Burma Shave, 2019 East Lake Street, Minneapolis, Minnesota

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Burma Shave

Church of rhe Vine
Save the Shave event 2016
Address: 2019 Lake Street E
Neighborhood/s: Corcoran, Minneapolis, Minnesota
Minneapolis, Minnesota
Hennepin County, Minnesota
State/province: Minnesota
Country: United States
Year built: 1892
Year razed: 2017
Additions: 1911, 1916, 1919, 1922
Historic Function: Religious/Place of worship
Historic Function: Business
Builder: George Adams, James Leck

Corcoran Minneapolis Hennepin

  • 1892-1911 Church of the Vine
  • 1911-1916 Hugnad Hall, a meeting place for the International Scandinavian Workers Association
  • 1916-1925 Nell Wingert bonnet, apron and knicker Manufacturing Company
  • 1925-1940 Burma-Vita then Burma Shave



    It was 135 years ago, February 6th,1882, that a small group met at a farm home at East Lake Street and Minnehaha Avenue South to charter Vine Congregational Church. Funds were raised including lumber donated by Second Congregational Church, and a church was built on 21st Avenue just south of Lake Street. That church building survived until January 19th, 2017. Along the way it was home to not only the Vine Church and Hugnad Assn., but it also gave birth to two nationally known companies, Winget Mfg.,and Burma Shave.

    In 1925, the building was purchased by the Marquette Trust Company and the primary tenant of the building became the Burma-Vita Company. The Burma-Vita Company was a liniment (pain relief lotion) manufacturing company organized by Clinton Odell and George Hamley, who are listed in city directories as the manufacturing chemists.

    In 1925, the company first developed their Burma Shave product, a brushless shaving cream. In early 1926, Clinton Odell and George Hamley applied for a patent to trademark Burma Shave; this patent was registered in 1927.

    The Burma Shave product did not sell well until the owner’s son, Allan Odell, convinced his father to promote the product with an advertising campaign that consisted of a series of six signs spaced along the right side of the road. These signs ultimately became very popular once they incorporated rhyming jingles that were catchy and memorable to drivers.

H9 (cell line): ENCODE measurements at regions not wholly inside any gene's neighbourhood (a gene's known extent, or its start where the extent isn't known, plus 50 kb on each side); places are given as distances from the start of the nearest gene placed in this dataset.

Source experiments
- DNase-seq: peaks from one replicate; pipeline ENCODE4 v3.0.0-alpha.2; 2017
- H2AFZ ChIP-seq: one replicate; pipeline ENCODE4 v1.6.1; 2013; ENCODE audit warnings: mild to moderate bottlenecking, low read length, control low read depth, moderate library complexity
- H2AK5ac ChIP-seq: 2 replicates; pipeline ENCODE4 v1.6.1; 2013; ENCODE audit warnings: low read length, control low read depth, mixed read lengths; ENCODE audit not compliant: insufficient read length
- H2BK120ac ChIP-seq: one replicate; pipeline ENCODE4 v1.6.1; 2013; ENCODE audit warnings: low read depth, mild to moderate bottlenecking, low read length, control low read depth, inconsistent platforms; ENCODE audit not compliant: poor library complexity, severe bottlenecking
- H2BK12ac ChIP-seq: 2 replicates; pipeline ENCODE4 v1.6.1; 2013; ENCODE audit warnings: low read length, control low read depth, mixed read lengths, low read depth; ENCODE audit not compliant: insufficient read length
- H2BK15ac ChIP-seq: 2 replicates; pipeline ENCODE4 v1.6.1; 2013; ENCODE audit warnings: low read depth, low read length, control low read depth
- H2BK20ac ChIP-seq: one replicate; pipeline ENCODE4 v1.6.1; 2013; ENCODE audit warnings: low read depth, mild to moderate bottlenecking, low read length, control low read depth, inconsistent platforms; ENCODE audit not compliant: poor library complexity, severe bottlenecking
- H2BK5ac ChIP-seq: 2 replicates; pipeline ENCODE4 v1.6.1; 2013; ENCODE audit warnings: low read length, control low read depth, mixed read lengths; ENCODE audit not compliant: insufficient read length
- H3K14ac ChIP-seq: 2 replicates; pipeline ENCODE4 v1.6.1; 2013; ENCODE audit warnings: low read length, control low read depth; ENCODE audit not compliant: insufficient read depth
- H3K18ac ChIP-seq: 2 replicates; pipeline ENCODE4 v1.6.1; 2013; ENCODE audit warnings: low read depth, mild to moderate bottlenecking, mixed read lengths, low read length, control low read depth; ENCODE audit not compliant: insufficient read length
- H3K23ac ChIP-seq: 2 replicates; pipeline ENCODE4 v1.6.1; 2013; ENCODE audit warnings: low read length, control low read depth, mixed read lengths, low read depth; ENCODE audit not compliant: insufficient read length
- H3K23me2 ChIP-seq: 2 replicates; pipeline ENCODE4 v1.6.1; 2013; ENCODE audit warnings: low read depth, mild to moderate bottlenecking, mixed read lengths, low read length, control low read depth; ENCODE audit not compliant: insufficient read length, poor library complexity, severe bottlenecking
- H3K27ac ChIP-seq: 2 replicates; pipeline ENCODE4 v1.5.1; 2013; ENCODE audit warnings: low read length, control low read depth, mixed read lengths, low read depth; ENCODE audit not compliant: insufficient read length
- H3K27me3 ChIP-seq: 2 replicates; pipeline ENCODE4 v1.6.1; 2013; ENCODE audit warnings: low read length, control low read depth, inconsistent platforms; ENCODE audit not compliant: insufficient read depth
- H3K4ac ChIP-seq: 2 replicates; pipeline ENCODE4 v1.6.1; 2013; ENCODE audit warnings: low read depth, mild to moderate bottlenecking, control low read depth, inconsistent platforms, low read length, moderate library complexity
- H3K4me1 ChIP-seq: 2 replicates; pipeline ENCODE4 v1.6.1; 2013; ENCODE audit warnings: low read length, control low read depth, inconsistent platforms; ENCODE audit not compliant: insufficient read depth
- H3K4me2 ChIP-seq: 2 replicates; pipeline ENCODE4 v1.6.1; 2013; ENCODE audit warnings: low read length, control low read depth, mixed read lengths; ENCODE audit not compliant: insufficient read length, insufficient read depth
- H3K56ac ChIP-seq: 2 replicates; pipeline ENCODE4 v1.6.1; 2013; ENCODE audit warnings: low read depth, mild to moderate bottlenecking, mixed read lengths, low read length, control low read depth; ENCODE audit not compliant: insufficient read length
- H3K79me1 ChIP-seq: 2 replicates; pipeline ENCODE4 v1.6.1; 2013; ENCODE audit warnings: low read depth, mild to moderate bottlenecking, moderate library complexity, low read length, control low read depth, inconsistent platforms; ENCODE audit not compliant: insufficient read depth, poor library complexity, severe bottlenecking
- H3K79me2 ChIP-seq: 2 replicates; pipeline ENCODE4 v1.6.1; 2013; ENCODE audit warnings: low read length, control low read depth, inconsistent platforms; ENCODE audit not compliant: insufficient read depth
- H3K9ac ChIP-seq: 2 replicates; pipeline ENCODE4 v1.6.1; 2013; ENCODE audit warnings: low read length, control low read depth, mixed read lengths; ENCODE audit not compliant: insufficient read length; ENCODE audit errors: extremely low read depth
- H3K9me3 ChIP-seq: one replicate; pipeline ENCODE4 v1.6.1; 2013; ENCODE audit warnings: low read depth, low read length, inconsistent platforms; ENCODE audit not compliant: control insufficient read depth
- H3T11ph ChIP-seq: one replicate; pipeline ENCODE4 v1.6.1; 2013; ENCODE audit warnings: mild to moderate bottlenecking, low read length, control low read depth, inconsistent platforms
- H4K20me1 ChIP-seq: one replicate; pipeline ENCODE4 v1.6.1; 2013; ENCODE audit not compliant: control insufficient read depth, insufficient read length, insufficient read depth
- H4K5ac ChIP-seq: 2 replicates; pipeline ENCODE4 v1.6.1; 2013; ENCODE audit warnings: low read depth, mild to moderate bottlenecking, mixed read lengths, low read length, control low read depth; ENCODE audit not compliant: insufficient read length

The first of the Burma Shave signs were put up in the fall of 1925 on Highway 61 and Highway 65 from Minneapolis to Red Wing and Albert Lea. The original signs were more straightforward with typical advertising, and did not rhyme until 1927, when the trademark rhyming jingle signs were first developed and installed. By 1937, over 7,000 sets of the signs were located along highways throughout the country. The advertising campaign was extremely successful and the company grossed over 3 million dollars per year at its height. In 1933, signs also began to display public safety messages, particularly regarding safe driving, in the typical rhyming jingle form.

    In 1940, the Burma-Vita Company moved into new headquarters the company had built at 2318 Chestnut Avenue. After World War II, with such as increased speeds on the national interstate highway system, the signs became less effective. Regulations restricting billboards on highways were also developed around this time. The company also struggled to successfully advertise through the newly emerging form of television ads. In 1963 the company was purchased by Phillip Morris Inc. and the Burma Shave signs were discontinued in 1964.[1]

    In 2015, Minneapolis Public Schools selected the site for a new building. In 2015 Steve Sandberg and Shari Albers founded an organization to "Save the Shave." They testified at public hearings, gathered signatures for a petition and held rallies. On February 7, 2017, the Burma Shave building was demolished.

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